Individual Paper: Food Security in Egypt
The Double-edged Sword of the Growth Narrative
This paper aims to demonstrate that growth-oriented agricultural strategies lead to population health problems by analyzing the nutrition transition in Egypt. The country, located in the so-called Fertile Crescent, is an agricultural country by excellence. Whereas Egypt was once the bread basket of the Roman Empire, it became, in the last decades, the biggest wheat importer worldwide. The proactive politics aiming to accelerate the liberalization process of Egypt from the 1960s onwards led to a clear quantitative increase in terms of daily caloric intake due to a strong rise in productivity and a higher production of food. However, the dynamics of the financialization of the global food system and the exacerbated role of transnational agrifood companies in food production and retail chains brought about the development of a new burden for food security. On the one hand, the globalization and the integration of the agrifood system brought down the relative price of food and reinforced the access to food, efficiently combatting undernourishment. On the other hand, the liberalization process dramatically altered the type and the quantity of food available to consumers.
The Egyptian nutrition transition that occurred illustrates the role and impact of the growth narrative on the link between poverty and obesity. The abundant and affordable nutrient-poor food as well as high fat and carbohydrate-rich foodstuffs shifted the consumption habits of the Egyptian population and led to the dramatic rise in obesity rates and consequent increased mortality rates caused by diet related chronic diseases. Far from being an irrational decision of consumption, obesity is thus a direct consequence of the growth fetish, which led among others to the reorganization of a domestic food system and its dramatic consequences. Re-framing the concept of food security is therefore a necessity in order to question the implications of the dynamics of power within the neoliberal globalized food system. Consequently, degrowth, due to its multi-dimensional approach, can be considered as an adequate framework capable of addressing this issue in order to improve food security.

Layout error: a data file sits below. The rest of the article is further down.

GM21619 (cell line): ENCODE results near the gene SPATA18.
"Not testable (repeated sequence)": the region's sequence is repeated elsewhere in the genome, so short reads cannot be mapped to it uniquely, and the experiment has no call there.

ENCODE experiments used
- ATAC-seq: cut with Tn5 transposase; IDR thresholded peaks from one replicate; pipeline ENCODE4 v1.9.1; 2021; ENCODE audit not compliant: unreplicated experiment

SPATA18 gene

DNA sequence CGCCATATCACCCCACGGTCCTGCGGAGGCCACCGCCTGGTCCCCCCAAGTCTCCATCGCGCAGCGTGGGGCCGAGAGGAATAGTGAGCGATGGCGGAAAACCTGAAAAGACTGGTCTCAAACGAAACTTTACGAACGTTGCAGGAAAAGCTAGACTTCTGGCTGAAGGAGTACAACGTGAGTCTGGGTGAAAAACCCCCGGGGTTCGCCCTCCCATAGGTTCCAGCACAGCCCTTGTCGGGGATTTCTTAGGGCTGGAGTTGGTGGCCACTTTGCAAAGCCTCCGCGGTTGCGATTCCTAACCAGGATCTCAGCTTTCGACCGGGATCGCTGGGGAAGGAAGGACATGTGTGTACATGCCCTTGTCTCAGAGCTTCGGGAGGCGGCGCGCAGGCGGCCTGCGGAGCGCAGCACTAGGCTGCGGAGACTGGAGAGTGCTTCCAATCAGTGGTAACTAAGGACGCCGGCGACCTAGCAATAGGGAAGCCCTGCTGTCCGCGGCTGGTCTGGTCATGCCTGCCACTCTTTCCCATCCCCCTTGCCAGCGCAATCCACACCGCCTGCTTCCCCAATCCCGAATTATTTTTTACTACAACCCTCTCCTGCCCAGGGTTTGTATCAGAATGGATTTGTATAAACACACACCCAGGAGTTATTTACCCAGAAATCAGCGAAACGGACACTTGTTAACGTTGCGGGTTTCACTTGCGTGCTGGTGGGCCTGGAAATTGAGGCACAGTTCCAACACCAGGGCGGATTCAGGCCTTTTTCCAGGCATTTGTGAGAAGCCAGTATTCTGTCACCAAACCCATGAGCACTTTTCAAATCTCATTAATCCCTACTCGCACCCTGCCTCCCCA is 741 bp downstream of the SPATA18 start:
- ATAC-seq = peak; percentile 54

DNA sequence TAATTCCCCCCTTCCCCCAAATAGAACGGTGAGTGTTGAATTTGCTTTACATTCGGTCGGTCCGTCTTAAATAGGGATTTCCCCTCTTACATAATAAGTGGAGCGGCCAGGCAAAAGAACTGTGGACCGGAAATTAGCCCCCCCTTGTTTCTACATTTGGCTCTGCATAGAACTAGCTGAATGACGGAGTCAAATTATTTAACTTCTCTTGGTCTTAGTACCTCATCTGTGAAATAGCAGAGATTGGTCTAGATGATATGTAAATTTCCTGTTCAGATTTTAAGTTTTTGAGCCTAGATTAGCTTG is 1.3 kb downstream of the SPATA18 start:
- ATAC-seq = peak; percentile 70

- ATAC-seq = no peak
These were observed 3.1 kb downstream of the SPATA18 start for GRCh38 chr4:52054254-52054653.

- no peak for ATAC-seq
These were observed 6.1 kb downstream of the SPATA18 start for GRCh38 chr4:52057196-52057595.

Start time: 11:15
Room: Nöjesteatern (Theater)
Track: Expanding Geographies of Degrowth